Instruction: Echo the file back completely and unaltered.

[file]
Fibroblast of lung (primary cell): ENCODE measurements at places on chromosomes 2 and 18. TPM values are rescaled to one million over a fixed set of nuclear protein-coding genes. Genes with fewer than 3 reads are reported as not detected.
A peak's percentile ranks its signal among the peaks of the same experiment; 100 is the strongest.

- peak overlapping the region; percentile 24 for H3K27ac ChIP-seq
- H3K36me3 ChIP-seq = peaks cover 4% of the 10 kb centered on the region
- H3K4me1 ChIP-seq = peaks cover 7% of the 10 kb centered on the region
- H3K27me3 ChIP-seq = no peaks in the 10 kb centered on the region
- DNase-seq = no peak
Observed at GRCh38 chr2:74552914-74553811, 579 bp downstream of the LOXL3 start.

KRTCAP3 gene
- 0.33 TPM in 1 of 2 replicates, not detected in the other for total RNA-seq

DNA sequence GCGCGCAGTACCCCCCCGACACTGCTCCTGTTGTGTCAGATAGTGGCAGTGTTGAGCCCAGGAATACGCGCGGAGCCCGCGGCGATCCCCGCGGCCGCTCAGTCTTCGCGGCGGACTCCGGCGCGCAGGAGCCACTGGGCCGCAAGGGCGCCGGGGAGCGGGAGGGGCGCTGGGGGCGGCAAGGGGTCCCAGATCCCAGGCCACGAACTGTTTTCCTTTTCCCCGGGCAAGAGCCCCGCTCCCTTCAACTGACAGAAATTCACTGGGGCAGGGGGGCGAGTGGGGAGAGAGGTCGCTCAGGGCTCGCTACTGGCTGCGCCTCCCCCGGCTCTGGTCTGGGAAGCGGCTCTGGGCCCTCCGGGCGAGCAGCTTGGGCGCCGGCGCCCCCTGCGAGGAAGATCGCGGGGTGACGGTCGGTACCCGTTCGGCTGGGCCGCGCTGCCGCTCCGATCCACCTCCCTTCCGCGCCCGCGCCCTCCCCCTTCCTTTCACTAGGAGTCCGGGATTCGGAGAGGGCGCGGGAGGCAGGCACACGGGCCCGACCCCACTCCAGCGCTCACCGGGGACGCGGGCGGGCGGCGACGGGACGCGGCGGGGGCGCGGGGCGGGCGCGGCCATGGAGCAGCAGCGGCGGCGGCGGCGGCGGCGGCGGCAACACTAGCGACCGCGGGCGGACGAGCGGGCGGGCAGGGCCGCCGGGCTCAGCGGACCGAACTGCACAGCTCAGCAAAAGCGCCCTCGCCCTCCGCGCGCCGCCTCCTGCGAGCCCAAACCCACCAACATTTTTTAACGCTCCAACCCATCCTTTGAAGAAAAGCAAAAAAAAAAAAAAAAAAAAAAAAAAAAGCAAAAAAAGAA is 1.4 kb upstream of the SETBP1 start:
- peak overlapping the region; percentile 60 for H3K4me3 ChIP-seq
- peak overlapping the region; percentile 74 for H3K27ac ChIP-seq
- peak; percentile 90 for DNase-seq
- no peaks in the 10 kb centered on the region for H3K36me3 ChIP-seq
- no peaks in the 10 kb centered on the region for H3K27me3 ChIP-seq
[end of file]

Fibroblast of lung (primary cell): ENCODE measurements at places on chromosomes 2 and 18. TPM values are rescaled to one million over a fixed set of nuclear protein-coding genes. Genes with fewer than 3 reads are reported as not detected.
A peak's percentile ranks its signal among the peaks of the same experiment; 100 is the strongest.

- peak overlapping the region; percentile 24 for H3K27ac ChIP-seq
- H3K36me3 ChIP-seq = peaks cover 4% of the 10 kb centered on the region
- H3K4me1 ChIP-seq = peaks cover 7% of the 10 kb centered on the region
- H3K27me3 ChIP-seq = no peaks in the 10 kb centered on the region
- DNase-seq = no peak
Observed at GRCh38 chr2:74552914-74553811, 579 bp downstream of the LOXL3 start.

KRTCAP3 gene
- 0.33 TPM in 1 of 2 replicates, not detected in the other for total RNA-seq

DNA sequence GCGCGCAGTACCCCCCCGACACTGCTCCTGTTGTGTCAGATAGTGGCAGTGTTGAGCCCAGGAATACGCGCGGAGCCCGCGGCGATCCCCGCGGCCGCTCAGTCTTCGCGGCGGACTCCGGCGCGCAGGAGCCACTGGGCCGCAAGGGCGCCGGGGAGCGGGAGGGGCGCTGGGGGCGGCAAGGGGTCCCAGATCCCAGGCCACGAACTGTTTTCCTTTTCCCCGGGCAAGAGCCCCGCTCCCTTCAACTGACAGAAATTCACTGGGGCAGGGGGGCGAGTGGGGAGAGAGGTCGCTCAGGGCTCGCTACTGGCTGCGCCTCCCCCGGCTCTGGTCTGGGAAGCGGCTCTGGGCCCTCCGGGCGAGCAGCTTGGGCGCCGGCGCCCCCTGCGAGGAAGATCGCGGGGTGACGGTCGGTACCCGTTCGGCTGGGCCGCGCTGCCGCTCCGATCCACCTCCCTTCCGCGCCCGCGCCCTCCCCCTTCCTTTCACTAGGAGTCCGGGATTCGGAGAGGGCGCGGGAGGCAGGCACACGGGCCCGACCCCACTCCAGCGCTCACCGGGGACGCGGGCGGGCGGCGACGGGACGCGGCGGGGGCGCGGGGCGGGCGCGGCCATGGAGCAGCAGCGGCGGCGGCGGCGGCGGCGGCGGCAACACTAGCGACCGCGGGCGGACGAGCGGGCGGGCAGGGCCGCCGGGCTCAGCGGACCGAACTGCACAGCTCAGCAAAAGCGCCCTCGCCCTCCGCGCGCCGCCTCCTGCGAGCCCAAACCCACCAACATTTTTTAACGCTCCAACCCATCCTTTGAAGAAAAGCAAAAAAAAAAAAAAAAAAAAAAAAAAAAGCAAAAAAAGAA is 1.4 kb upstream of the SETBP1 start:
- peak overlapping the region; percentile 60 for H3K4me3 ChIP-seq
- peak overlapping the region; percentile 74 for H3K27ac ChIP-seq
- peak; percentile 90 for DNase-seq
- no peaks in the 10 kb centered on the region for H3K36me3 ChIP-seq
- no peaks in the 10 kb centered on the region for H3K27me3 ChIP-seq